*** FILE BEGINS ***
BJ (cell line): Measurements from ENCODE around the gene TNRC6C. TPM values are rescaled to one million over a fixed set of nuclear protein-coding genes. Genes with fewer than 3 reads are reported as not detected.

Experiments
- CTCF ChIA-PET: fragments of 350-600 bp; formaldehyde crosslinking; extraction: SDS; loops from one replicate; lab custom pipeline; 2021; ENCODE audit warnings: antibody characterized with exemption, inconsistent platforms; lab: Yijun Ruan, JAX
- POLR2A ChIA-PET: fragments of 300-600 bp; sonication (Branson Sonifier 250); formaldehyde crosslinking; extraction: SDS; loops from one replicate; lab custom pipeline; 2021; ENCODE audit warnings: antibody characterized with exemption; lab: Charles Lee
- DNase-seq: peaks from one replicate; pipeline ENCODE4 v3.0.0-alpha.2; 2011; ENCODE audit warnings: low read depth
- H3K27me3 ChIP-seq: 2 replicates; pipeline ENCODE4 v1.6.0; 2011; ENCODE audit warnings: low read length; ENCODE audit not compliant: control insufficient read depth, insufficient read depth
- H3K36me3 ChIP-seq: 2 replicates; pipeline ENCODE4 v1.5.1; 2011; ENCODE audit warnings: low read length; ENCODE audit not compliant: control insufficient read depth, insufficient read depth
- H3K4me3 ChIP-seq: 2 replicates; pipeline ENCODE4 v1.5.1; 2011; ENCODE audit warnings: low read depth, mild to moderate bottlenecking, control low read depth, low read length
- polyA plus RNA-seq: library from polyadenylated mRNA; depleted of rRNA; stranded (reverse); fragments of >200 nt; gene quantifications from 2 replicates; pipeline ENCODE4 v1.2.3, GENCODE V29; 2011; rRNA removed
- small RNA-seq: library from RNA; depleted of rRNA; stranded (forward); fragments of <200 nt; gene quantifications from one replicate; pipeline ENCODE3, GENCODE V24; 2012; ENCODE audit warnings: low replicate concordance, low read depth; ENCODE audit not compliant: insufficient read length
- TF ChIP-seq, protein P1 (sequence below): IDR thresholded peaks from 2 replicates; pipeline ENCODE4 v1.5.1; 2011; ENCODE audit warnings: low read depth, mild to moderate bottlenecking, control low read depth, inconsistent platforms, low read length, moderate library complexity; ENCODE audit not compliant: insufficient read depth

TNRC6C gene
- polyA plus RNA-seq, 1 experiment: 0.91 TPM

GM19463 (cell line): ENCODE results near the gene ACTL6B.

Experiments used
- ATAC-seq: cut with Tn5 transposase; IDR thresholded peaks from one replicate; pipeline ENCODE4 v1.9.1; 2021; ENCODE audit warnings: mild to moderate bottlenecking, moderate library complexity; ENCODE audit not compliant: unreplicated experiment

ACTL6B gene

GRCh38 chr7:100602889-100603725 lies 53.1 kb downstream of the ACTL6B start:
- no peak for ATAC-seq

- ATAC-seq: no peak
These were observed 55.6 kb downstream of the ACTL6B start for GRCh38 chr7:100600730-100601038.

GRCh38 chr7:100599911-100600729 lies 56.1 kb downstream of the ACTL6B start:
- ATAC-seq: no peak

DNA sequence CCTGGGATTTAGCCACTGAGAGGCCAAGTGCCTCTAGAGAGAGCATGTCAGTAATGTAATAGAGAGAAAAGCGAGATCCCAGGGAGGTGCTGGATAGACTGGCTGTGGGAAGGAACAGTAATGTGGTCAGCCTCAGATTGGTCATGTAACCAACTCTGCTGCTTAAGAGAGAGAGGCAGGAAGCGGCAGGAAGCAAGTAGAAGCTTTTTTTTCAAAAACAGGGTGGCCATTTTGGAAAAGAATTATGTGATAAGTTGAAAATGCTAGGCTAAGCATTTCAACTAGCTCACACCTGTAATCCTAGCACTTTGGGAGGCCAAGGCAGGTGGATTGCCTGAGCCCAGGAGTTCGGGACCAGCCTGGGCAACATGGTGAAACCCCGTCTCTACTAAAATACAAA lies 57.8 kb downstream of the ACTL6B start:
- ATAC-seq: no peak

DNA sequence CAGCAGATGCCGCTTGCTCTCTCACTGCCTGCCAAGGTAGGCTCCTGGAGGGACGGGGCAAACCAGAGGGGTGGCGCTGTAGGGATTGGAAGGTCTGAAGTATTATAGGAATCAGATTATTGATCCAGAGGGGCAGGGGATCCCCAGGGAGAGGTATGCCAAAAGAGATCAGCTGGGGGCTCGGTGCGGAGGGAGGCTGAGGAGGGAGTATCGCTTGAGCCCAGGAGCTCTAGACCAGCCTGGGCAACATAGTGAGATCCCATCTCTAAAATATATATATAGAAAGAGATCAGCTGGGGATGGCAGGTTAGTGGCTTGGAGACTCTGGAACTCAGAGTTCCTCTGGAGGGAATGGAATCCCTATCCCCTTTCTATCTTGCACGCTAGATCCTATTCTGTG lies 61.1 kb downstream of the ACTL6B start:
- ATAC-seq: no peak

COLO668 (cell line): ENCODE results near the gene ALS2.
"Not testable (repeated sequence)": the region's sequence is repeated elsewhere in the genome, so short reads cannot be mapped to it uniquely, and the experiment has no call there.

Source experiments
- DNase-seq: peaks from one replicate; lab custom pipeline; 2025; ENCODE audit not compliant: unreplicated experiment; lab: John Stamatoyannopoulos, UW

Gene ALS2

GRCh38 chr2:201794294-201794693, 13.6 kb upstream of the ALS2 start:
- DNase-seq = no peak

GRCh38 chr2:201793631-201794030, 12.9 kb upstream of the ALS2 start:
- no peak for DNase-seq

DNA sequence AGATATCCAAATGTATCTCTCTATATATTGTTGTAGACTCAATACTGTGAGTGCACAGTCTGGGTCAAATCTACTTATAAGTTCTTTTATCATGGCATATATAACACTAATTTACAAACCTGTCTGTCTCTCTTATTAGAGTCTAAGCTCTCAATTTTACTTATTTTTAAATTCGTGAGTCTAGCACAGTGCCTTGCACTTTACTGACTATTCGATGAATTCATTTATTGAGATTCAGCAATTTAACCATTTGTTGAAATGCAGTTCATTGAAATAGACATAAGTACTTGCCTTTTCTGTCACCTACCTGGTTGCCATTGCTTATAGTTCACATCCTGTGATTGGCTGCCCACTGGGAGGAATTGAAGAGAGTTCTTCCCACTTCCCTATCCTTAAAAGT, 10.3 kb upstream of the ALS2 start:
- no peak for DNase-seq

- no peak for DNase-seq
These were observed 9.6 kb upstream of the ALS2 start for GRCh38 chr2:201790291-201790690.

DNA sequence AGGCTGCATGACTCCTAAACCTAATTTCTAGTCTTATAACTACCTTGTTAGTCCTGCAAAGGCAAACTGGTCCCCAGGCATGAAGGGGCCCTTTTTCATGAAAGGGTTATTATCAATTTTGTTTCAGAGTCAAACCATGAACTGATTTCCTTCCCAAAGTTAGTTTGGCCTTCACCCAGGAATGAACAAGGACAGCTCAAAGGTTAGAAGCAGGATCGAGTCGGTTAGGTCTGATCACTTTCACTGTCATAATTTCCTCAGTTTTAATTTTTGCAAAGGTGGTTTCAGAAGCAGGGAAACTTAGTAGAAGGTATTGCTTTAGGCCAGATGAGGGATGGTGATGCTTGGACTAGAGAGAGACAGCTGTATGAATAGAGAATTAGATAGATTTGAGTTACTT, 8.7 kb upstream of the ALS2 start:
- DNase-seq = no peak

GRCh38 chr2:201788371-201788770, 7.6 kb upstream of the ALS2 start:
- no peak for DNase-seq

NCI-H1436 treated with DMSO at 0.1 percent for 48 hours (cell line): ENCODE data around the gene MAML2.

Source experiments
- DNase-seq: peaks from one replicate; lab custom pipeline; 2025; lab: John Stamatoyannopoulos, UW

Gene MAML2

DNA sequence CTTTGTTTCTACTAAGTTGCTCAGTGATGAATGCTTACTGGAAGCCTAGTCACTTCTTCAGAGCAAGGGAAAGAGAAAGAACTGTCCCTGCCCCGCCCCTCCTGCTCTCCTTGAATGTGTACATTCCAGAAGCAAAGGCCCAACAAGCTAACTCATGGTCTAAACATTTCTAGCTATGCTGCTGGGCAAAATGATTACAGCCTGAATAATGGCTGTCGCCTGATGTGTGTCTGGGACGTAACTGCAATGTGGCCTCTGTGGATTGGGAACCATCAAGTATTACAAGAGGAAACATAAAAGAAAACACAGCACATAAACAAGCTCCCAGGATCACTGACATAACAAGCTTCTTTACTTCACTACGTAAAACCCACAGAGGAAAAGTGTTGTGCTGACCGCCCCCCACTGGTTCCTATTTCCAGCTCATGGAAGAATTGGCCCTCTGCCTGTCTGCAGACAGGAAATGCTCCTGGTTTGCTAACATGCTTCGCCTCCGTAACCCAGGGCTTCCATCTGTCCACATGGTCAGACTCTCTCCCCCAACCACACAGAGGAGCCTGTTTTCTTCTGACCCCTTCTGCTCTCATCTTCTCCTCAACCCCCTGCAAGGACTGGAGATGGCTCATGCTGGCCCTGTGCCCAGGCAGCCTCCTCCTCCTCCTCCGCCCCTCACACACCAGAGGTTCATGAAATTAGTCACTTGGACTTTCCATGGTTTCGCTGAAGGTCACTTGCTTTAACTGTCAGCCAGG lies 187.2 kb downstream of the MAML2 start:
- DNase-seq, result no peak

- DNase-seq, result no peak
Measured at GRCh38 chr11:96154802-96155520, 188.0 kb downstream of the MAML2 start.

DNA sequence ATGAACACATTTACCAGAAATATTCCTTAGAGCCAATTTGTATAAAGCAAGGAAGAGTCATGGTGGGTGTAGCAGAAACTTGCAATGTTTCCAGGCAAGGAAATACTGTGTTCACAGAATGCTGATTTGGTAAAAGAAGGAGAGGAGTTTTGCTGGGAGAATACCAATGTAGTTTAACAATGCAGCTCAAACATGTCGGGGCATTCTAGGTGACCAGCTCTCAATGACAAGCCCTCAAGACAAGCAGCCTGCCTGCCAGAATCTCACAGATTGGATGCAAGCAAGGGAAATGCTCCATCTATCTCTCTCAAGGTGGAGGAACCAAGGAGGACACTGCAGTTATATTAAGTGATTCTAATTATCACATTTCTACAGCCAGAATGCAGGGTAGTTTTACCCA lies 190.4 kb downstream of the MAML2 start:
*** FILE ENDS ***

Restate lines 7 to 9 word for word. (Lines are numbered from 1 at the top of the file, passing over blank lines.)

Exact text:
- H3K36me3 ChIP-seq: 2 replicates; pipeline ENCODE4 v1.5.1; 2011; ENCODE audit warnings: low read length; ENCODE audit not compliant: control insufficient read depth, insufficient read depth
- H3K4me3 ChIP-seq: 2 replicates; pipeline ENCODE4 v1.5.1; 2011; ENCODE audit warnings: low read depth, mild to moderate bottlenecking, control low read depth, low read length
- polyA plus RNA-seq: library from polyadenylated mRNA; depleted of rRNA; stranded (reverse); fragments of >200 nt; gene quantifications from 2 replicates; pipeline ENCODE4 v1.2.3, GENCODE V29; 2011; rRNA removed